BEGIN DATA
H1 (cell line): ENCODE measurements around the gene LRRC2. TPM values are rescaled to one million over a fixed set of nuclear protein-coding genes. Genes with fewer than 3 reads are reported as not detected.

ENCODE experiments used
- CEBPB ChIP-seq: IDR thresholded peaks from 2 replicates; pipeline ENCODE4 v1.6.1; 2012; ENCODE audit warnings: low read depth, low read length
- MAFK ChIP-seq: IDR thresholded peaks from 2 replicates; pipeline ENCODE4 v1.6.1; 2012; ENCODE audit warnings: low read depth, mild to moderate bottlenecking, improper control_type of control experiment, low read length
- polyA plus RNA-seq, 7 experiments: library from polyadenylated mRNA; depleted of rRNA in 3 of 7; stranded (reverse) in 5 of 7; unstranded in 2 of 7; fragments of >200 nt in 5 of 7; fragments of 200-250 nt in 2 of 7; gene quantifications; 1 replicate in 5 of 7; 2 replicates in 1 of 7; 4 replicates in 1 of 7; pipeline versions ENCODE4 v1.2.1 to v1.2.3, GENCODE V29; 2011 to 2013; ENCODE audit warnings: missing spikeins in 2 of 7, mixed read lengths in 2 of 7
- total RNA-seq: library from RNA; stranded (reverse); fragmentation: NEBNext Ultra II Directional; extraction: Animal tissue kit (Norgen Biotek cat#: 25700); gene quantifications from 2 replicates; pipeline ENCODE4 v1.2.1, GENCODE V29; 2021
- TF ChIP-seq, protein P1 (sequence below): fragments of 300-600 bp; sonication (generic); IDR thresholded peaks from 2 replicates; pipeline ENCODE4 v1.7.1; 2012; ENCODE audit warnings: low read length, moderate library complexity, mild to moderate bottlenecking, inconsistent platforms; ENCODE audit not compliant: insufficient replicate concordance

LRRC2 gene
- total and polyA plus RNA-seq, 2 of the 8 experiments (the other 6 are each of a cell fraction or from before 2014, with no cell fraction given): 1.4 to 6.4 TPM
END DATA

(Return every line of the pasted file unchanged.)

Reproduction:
H1 (cell line): ENCODE measurements around the gene LRRC2. TPM values are rescaled to one million over a fixed set of nuclear protein-coding genes. Genes with fewer than 3 reads are reported as not detected.

ENCODE experiments used
- CEBPB ChIP-seq: IDR thresholded peaks from 2 replicates; pipeline ENCODE4 v1.6.1; 2012; ENCODE audit warnings: low read depth, low read length
- MAFK ChIP-seq: IDR thresholded peaks from 2 replicates; pipeline ENCODE4 v1.6.1; 2012; ENCODE audit warnings: low read depth, mild to moderate bottlenecking, improper control_type of control experiment, low read length
- polyA plus RNA-seq, 7 experiments: library from polyadenylated mRNA; depleted of rRNA in 3 of 7; stranded (reverse) in 5 of 7; unstranded in 2 of 7; fragments of >200 nt in 5 of 7; fragments of 200-250 nt in 2 of 7; gene quantifications; 1 replicate in 5 of 7; 2 replicates in 1 of 7; 4 replicates in 1 of 7; pipeline versions ENCODE4 v1.2.1 to v1.2.3, GENCODE V29; 2011 to 2013; ENCODE audit warnings: missing spikeins in 2 of 7, mixed read lengths in 2 of 7
- total RNA-seq: library from RNA; stranded (reverse); fragmentation: NEBNext Ultra II Directional; extraction: Animal tissue kit (Norgen Biotek cat#: 25700); gene quantifications from 2 replicates; pipeline ENCODE4 v1.2.1, GENCODE V29; 2021
- TF ChIP-seq, protein P1 (sequence below): fragments of 300-600 bp; sonication (generic); IDR thresholded peaks from 2 replicates; pipeline ENCODE4 v1.7.1; 2012; ENCODE audit warnings: low read length, moderate library complexity, mild to moderate bottlenecking, inconsistent platforms; ENCODE audit not compliant: insufficient replicate concordance

LRRC2 gene
- total and polyA plus RNA-seq, 2 of the 8 experiments (the other 6 are each of a cell fraction or from before 2014, with no cell fraction given): 1.4 to 6.4 TPM